“I am ready to work with anyone—civil society organisations or the opposition. We should forget the past and work together to rebuild the country. Other African presidents are laughing at us, including investors. We need to move forward.”
That was President Peter Mutharika on arrival from Russia where he attended the Africa-Russia Summit. Had many people not been obsessed with trivia like whether Mutharika sitting just a seat away from Vladmir Putin—an insertion in the social media discourse by the ruling party’s propagandists—was some prestige, many would have reasonance in the quote above.
But we are fixated on trivia, at times. And well, Mutharika’s detractors committed no such crime by questioning what else Mutharika brought out of the meeting—by comparison Paul Kagame’s Rwanda announced multiple deals—we all should be excited that Mutharika went to Sochi, anyway.
It appears meeting Putin and his African peers was the lucky break Mutharika needed for his faculties to regain their bearings. From shouting and ordering military crackdown on protesters, mocking and threatening his opponents, Russia gave us back a responsible President eager to listen to his rivals and compromise for the sake of the nation. The President, who left us all bewildered with the careless declaration that the country could burn and he would not give a hoot, came back asking all of us to bury the hatchet and move on.
So, thank you Russia. And, we, too, shall heed the President’s call. Just like he has heeded our long cry for a cool head to lead us through this trying time.
Indeed, perhaps, we have our President back. Perhaps, it is not that the President was finally scandalised by the ‘laughing of his peers’, but he is just a listening leader who at some point was always going to listen. Whatever has led to the transformation, the remarks uttered by Mutharika at the airport must be welcomed.
But we would be suffering from the worst forms of naivety to think that all the President needs to stop the carnage we are witnessing is to give a two-minute interview to MBC and declare that all is forgotten and we all, too, must join hands and work together. The President, too, surely would be delusional to think people who have been vandalising buildings, maiming and killing each other, over a wide range of grievances, would simply bury the proverbial hatchet.
But Mutharika has made the first step, and it’s the right one. But that is just offering an olive branch, he must now follow up on his words with action. He must reach out to Lazarus Chakwera and Saulos Chilima directly, to figure out how the country’s nightmare moment can be ended. Of course, Chakwera and Chilima have a ready answer for Mutharika today: “You are an illegitimate President, so talk to us when the court case is decided.”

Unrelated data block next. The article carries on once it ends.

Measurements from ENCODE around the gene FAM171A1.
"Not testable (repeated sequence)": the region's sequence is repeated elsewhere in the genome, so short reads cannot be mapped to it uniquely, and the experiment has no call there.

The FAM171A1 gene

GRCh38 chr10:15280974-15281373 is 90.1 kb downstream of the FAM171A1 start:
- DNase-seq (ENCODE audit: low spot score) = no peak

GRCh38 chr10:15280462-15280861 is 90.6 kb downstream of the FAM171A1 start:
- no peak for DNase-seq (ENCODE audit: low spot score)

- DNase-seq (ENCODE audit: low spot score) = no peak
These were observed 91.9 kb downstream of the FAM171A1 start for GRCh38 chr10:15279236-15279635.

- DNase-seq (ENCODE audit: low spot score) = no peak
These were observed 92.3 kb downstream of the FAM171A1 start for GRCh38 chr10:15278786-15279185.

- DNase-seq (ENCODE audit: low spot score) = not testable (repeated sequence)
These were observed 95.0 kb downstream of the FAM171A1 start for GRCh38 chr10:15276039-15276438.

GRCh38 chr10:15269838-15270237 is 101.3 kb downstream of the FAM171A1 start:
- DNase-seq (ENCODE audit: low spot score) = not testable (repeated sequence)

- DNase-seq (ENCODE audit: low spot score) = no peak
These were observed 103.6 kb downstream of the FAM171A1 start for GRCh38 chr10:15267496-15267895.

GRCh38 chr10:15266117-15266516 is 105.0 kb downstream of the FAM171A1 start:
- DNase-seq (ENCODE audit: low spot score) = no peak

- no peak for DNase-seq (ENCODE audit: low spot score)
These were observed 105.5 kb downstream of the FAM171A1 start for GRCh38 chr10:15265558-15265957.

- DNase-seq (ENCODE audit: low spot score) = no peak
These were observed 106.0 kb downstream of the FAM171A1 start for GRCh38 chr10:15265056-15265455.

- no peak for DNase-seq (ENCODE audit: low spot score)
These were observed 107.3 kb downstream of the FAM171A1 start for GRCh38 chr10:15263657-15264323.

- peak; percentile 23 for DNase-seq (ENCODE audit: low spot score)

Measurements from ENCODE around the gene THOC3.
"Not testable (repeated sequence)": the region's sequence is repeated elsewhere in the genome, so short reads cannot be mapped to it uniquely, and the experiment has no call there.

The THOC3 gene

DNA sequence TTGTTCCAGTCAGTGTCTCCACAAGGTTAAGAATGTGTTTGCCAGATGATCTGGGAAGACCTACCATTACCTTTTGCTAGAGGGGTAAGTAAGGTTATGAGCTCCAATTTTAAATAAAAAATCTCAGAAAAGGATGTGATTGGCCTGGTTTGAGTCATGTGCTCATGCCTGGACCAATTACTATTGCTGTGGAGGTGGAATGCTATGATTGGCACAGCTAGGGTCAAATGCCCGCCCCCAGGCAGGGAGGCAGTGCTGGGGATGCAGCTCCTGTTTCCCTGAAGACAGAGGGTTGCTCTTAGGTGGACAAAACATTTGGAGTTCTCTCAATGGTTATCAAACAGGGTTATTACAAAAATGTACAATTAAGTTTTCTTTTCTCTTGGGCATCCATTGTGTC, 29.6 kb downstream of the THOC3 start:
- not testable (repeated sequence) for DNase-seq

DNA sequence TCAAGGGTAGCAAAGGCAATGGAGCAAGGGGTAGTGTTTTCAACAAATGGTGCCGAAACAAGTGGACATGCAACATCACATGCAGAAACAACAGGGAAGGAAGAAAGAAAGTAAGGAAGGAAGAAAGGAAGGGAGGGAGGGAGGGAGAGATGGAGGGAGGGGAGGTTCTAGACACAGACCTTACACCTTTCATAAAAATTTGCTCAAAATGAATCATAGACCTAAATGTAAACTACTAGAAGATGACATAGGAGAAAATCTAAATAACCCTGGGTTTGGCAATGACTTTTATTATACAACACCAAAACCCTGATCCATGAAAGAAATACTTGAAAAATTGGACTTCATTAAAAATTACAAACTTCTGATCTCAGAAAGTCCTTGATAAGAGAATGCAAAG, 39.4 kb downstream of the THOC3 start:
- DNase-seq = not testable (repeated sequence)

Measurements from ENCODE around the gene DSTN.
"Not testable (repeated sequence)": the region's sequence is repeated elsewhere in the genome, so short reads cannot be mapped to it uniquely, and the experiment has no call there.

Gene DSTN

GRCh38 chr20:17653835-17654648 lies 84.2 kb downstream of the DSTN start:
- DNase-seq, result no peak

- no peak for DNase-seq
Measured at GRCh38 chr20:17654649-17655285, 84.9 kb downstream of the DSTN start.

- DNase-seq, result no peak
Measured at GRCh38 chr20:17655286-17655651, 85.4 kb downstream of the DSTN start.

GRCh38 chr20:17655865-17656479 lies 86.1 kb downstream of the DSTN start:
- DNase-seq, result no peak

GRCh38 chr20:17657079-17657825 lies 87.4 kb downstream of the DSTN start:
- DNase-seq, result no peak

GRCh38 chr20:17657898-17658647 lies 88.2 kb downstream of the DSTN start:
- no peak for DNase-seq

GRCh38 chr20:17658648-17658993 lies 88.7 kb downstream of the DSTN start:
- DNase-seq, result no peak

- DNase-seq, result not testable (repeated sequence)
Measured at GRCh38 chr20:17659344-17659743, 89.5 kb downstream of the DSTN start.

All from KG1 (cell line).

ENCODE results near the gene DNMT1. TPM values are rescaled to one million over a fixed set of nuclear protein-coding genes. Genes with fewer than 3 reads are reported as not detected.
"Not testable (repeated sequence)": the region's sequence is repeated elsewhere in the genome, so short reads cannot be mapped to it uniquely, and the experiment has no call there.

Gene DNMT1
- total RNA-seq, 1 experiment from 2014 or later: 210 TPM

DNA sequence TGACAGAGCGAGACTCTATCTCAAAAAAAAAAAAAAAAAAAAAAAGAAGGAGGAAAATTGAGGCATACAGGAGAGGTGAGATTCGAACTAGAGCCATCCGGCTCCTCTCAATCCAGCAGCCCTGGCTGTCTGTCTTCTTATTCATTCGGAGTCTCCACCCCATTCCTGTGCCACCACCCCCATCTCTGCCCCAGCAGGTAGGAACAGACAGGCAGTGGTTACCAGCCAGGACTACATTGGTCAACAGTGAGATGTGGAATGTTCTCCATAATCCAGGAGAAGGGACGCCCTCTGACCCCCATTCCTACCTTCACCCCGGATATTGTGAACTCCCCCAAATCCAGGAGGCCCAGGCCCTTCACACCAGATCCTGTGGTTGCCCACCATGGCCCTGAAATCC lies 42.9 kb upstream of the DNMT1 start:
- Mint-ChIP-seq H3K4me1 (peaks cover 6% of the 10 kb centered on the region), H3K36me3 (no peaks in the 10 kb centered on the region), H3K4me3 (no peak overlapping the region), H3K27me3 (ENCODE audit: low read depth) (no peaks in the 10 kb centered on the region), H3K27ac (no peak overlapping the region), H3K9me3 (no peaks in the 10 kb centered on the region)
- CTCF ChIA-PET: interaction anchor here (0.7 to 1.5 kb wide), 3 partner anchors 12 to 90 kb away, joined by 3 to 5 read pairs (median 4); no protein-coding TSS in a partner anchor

Both Chakwera and Chilima are within their rights to pour cold water on any political settlement that seeks to hamstring the current electoral case. But both men, too, have a monumental responsibility to ensure that when the Constitutional Court makes its ruling, it should do so in a climate of peace. The shops looted, the damage to the economy and lives lost already, are already one too many.
So, regardless of what happens in court, the three main political protagonists in the country have a solemn duty to ensure that there will be no bloodletting in the streets or anywhere. And beyond the election case, we will need a new Malawi that must be moulded out of the confusion and chaos of today, that Malawi must have none of the bottlenecks that is holding us back—the corruption, cronyism, nepotism, the absent long-term vision, permanent state of bickering etc—hence; we need serious reforms in how the country is governed. We need reforms on how the country’s rulers are elected so the country’s main politicians must work together—in compromise and with the country at the heart of their thinking—to address the electoral challenges of today.
Then we need to review how leaders use public office because for a long time, they have used it for their own selfish goals, without advancing any policies that will bring prosperity to the people. So, we will need all the parties to work towards, reforming the governance systems, namely the independence of the crucial offices of the Anti-Corruption Bureau (ACB), the National Audit Office (NAO), police and Director of Public Prosecutions (DPP), among others.
There are many reforms that need to be made for our country to start functioning as a State again. And whether Mutharika, Chakwera or Chilima is president, that crucial work won’t start unless these guys start talking now. We can’t keep fighting forever, but the country has been destroyed in many ways than just through the impasse.